Pedro Sánchez and 15 other leaders of the European Union call to fight against “discrimination” in the face of the homophobic offensive of Viktor Orbán’s Hungary in a statement released this Thursday to which elDiario.es has had access. Thus, the 16 prime ministers and heads of state who sign the declaration express their “commitment” to the defense of “respect and tolerance” in the face of threats “to the principles of non-discrimination on grounds of sexual orientation”, in a clear allusion to the laws passed in the Hungarian Parliament that prohibit tackling homosexuality in schools.
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The letter, which was drawn up in Madrid and promoted by Sánchez and the Luxembourg Prime Minister, Xavier Bettel, arrives on the same day that EU leaders meet at a summit in Brussels in which, without being on the agenda the homophobic offensive of the Hungarian Government, Viktor Orbán, is expected to address the matter at dinner this Thursday.
The declaration is signed by Spain, Luxembourg, Belgium, Denmark, Estonia, Finland, France, Germany, Ireland, Lithuania, the Netherlands, Sweden, Latvia, Malta, Cyprus, Austria and Italy. That is to say, they are the same 17 countries that two days ago signed another letter in Luxembourg, this time tougher, asking the European Commission to forcefully against the Hungarian Government.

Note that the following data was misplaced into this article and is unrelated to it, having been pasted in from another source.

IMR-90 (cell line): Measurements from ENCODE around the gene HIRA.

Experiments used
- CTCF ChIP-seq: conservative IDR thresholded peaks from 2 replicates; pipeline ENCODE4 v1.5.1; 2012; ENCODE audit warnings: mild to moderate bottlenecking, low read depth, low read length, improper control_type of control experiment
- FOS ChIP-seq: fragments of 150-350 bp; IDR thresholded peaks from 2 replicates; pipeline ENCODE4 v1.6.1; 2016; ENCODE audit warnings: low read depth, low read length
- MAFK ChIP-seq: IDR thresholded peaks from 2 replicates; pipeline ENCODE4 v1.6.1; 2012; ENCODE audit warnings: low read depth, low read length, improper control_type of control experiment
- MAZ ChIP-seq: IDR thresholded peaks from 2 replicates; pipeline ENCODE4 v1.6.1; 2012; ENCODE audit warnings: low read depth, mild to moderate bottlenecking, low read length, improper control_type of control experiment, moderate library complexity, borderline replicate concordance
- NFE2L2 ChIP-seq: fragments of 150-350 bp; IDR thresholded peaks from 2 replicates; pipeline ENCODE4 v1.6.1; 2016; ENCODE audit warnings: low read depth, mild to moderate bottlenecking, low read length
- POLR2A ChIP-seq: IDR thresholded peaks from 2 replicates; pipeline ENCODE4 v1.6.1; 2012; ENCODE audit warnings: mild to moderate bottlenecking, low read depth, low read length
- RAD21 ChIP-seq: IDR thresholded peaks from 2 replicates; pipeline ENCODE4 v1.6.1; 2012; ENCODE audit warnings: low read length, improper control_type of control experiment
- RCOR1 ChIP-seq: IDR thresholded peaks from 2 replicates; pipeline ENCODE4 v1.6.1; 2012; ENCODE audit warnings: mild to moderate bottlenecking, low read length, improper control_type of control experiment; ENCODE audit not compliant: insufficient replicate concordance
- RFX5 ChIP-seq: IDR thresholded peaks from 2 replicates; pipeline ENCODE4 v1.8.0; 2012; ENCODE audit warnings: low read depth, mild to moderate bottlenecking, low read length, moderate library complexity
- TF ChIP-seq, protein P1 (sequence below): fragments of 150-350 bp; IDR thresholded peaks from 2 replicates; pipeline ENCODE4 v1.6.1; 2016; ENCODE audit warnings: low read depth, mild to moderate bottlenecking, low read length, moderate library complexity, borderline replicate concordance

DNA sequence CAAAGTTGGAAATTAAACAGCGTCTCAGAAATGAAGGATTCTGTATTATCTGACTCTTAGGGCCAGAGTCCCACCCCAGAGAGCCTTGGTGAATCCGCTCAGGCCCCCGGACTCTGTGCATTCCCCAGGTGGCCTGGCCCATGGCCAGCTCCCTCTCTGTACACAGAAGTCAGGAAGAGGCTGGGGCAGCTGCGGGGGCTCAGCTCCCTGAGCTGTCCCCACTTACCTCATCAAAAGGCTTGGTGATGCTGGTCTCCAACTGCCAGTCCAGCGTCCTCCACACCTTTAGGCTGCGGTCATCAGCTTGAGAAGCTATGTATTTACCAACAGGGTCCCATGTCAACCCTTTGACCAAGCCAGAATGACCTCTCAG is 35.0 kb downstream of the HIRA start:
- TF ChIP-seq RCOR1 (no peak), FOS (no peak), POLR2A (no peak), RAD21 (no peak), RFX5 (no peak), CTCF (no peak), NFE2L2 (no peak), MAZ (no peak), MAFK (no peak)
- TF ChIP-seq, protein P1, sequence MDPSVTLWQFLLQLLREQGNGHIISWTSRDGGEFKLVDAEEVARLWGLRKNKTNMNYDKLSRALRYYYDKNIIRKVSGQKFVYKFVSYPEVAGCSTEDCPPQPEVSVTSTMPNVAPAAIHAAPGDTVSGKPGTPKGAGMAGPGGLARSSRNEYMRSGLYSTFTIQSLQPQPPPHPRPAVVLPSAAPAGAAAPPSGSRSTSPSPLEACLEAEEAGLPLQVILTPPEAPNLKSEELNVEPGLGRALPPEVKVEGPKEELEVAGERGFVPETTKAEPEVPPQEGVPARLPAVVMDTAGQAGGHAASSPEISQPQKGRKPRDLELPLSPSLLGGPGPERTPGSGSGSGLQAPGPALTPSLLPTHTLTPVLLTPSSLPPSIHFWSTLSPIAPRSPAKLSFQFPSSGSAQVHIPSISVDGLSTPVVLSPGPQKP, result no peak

A forcefulness that ended up taking place this Wednesday, when the president of the European Commission, Ursula von der Leyen, affirmed that the Hungarian laws were “a shame” and that she would use all her “legal powers” to avoid their entry into force. Thus, the Community Executive sent a letter to the Hungarian Government in which it warned that it could resort to European Justice when considering that a violation of the values of the European Union is taking place.
The Government of Viktor Orbán, for its part, responded to Von der Leyen through a statement: “The statement of the president of the European Commission is a shame because it is based on false accusations. The recently approved Hungarian bill protects children’s rights, guarantees the rights of parents and does not apply to orientation rights of those over 18 years of age, so it does not contain any discriminatory element. The statement of the President of the European Commission is a shame because the Hungarian bill is based on Article 14 (3) of the Charter of the Fundamental Rights of the European Union. The statement of the President of the Commission is a shame because it publishes a biased political opinion without an impartial investigation previously carried out. ”